Consistency for consistency's sake just doesn't seem like a worthwhile idea to me; especially when by all accounts, what you want to change a thing to is just about universally reviled. That's like noticing that nobody likes Brussels Sprouts and then for consistency's sake, making everyone have  Brussels Sprouts. A proper solution would be to find something that works rather than just looking around and seeing what everyone else is doing. The reason why we have terms which are neither fixed nor longer than three years is because those arguments to see what would work have already taken place.

I think it interesting that Australia went through a similar process to what the United States went through with regards nutting out a Constitution. We might not be as good as mythologising our founding fathers (and to be honest I also like that we don't hold them up as demi-gods because a lot of them were racists, misogynists and outright knaves) but when people like Parkes, Barton, Reid, Deakin and Fisher yelled at each other and hurled abuse at each other for eleven years, they finally arrived at a thing which contained answers and compromises to the successes and failures of both the Westminster System and the US Congressional system of government.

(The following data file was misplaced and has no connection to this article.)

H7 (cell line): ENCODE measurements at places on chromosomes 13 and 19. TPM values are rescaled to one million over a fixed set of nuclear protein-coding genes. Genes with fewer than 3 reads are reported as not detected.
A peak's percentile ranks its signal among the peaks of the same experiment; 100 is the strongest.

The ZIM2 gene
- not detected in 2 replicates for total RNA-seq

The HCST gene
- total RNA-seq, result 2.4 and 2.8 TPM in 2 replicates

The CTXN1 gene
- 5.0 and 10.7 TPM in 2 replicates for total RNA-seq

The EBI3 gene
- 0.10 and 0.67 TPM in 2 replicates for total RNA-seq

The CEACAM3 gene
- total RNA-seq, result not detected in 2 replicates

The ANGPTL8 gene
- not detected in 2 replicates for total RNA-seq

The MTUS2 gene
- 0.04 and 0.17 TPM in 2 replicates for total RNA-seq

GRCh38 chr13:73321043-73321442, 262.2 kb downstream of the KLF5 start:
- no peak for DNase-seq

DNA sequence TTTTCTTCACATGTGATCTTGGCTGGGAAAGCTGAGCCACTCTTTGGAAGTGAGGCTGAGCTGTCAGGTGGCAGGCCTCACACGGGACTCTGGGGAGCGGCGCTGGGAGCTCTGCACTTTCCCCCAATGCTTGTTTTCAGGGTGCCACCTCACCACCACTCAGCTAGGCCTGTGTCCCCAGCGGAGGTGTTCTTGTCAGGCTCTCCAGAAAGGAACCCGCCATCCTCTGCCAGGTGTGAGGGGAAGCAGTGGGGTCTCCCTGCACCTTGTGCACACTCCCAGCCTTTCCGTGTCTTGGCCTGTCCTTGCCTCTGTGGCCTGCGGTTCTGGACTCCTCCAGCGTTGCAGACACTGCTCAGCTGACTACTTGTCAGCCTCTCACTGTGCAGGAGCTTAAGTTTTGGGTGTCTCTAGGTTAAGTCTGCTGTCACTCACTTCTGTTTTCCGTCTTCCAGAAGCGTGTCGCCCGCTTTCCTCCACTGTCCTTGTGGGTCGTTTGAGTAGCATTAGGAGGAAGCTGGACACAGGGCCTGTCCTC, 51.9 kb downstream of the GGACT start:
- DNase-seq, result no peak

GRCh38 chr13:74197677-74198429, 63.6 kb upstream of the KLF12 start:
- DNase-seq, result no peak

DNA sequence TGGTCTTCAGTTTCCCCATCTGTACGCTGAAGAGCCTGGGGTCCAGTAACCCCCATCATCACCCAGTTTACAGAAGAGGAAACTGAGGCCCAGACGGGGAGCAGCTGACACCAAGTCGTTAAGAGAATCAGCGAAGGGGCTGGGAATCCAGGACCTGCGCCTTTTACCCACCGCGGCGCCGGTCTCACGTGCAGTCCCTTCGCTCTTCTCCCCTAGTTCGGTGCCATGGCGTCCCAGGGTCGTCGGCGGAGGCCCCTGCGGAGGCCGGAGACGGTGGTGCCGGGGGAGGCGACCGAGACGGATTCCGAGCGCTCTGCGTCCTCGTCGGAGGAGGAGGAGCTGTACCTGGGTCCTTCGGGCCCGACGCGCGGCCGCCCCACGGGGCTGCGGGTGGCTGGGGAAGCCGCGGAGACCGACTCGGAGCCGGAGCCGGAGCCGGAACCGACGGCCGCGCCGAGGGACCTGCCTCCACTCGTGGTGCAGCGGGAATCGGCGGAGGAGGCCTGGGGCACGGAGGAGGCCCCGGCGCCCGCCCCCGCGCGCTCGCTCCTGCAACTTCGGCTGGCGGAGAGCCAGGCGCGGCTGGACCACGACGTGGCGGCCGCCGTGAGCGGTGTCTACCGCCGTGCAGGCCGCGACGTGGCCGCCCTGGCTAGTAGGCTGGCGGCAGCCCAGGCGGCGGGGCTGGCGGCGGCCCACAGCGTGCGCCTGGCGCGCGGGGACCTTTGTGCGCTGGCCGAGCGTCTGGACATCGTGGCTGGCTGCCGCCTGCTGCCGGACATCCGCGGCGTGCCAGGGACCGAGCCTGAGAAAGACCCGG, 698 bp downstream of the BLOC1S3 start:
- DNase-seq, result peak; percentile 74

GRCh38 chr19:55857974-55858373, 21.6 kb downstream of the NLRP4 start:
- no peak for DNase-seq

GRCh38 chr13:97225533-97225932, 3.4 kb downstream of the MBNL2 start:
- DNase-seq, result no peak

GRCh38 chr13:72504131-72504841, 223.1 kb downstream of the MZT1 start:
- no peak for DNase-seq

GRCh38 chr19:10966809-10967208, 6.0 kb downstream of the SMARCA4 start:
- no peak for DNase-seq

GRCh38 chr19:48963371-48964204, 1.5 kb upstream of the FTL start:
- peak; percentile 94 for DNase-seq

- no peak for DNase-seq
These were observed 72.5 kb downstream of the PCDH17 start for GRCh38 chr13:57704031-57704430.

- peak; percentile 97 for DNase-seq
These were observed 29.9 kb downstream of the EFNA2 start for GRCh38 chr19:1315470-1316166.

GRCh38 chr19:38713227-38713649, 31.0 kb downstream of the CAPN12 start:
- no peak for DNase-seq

Our Constitution doesn't contain a bill of rights for instance, because it was decided that having that would blinker people's vision as to what rights that they had. Our Senate adopted equal representation of the states like the United States' Senate and Canada did but unlike Canada, or indeed the UK, we have an elected upper house. In Australia, we looked at what worked and what didn't work in other countries and came to the conclusion that fixed terms do not work. If you want proof of what a total disaster fixed terms are, remember that it will take another 32 months before the people of America get a say about Donald Trump. Is that too long? David Coleman MP says "no".